Friday, 8 August 2014

Censoring charities - the Electoral Commission and the Lobbying Act

So we have now had the 'guidance' from the Electoral Commission on the Lobbying Act for a couple of weeks. Long enough to consult widely on it and begin to reflect on how we might comply. "Incomprehensible" is one way to describe it. More specifically, it is helpful in places but based on a poorly drafted Act that is wrong in principle. 

As ACEVO have long warned, the Lobbying Act will affect our historic right to campaign if we let it do so. That means our job between now and the election is to go about our usual business of campaigning and awareness-raising so far as we can. The 292 pages of guidance published to date leave several areas of uncertainty that we will do our best to clarify in the next few weeks, such as the rules about joint campaigning and the details of the new constituency spending limit of £9,750.

Five Electoral Commission staff attended a meeting on Tuesday at ACEVO Towers organised hosted by Bond, ACEVO and others involved with the Commission on Civil Society. It was attended by 120 charities and campaigners. There were some heated exchanges between the Commission and the attendees as the regulator tried and failed to clarify guidance that was intended to make things clear! They are to be commended on their willingness to engage with the sector - indeed some of the Commission have a background working in the third sector. But there is still a long way before we come close to fully understanding every part of the guidance.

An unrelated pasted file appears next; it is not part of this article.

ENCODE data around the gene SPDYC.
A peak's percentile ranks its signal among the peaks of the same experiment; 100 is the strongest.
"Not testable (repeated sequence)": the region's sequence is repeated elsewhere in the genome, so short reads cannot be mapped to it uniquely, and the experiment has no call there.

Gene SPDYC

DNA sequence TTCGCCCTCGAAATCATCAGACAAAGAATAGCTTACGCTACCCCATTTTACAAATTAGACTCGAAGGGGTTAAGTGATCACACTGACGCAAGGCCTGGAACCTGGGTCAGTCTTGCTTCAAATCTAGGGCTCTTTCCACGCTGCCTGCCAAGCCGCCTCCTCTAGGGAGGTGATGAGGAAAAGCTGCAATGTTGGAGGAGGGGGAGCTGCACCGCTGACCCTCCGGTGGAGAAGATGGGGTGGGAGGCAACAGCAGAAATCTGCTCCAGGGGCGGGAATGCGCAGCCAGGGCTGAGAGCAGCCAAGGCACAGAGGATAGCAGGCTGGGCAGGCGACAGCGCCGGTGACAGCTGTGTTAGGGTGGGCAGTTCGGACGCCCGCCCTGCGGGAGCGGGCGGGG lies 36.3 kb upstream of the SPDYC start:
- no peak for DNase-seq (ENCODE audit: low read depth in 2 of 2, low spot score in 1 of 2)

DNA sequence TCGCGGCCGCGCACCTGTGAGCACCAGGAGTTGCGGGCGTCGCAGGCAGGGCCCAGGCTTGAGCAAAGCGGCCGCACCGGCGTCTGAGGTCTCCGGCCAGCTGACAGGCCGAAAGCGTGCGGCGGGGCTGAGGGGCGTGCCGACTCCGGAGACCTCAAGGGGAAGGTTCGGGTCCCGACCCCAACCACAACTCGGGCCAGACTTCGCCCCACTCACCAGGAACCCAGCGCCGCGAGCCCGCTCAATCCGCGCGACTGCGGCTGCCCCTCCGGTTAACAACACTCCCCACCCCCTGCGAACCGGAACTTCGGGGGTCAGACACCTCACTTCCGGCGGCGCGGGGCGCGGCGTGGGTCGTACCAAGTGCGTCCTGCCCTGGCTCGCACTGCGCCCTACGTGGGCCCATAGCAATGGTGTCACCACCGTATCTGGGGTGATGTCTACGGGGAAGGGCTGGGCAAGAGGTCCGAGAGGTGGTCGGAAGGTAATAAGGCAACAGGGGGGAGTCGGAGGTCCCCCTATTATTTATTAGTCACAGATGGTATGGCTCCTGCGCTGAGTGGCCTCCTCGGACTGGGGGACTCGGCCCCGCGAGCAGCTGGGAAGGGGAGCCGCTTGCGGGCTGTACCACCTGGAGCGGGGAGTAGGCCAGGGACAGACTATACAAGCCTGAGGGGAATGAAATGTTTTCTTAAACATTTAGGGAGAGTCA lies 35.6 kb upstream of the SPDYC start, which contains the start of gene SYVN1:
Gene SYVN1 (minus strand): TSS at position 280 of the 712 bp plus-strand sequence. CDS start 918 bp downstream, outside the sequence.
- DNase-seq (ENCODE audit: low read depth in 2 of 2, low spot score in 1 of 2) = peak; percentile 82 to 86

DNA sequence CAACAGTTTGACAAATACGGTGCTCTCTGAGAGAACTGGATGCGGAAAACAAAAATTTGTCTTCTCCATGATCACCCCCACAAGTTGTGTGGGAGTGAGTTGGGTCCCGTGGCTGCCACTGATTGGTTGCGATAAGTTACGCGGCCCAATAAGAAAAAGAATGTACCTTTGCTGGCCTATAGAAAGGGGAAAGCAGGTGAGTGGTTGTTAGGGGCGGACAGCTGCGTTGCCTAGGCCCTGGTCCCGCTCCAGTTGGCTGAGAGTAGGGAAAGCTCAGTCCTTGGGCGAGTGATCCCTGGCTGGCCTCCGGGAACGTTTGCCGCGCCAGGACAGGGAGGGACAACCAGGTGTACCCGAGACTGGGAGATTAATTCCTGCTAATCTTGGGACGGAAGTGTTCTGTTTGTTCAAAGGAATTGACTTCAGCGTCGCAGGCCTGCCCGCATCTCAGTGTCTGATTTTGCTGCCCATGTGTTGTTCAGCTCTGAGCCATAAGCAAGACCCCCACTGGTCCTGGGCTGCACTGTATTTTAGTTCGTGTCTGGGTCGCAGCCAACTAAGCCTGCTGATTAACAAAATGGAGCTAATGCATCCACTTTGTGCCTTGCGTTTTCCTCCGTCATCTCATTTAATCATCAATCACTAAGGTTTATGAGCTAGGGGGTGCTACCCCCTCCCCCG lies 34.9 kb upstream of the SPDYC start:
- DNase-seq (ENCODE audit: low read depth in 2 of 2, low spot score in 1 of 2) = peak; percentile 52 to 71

We must do our best between now and 19 September and take the approach that the Lobbying Act is indeed not meant to catch campaigners doing their usual work. Small charities in particular, or anyone else who is unsure or unused to speaking out in public, should be mindful of the Act but shouldn’t let it deter them from pursuing their mission as they would do at any other time.

If you have any questions about the Act’s implications the best course is always to contact the Electoral Commission directly, on their website or via

I note also my letter in February from the Prime Minister, David Cameron, who wrote to me to reassure us that the majority of charities and campaigners would not be affected by the new Act.

We were told that government wanted more transparency and not to limit charities’ ability to speak out in public. Ultimately the proof of what exactly the Act really does affect will come after its regulatory period starts next month. But for now we’ll continue to campaign for clarity about its regulations and to replace it after the election with a workable and fair arrangement for non-party campaigners.
Remember too that this is not the only threat we face. The Charity Commission are consulting on ludicrous new proposals to make us all declare ‘campaigning’ spend. Anyone who knows what charities' purpose is understands that advocacy is but the other side of the coin to delivery. More worryingly there is thought to be a desire, by some, to revise the current entirely sensible Commission guidance on campaigning (‘CC9’). This is an agenda that appears to be ideologically-driven rather than about better regulation. Of course we will see what they do but we should be aware that our historic duty to speak truth to power is under threat.

And finally; you might ask what happened to me and Newsnight yesterday. Well, I was bumped in favour of Jacob Rees-Mogg of all people. Hardly the stuff of in-depth analysis. On a happier note I can report that Radio 4 is doing an analysis programme to go out next Thursday evening which does examine Big Society - what happened? Worth listening to. I did an interview for them today.

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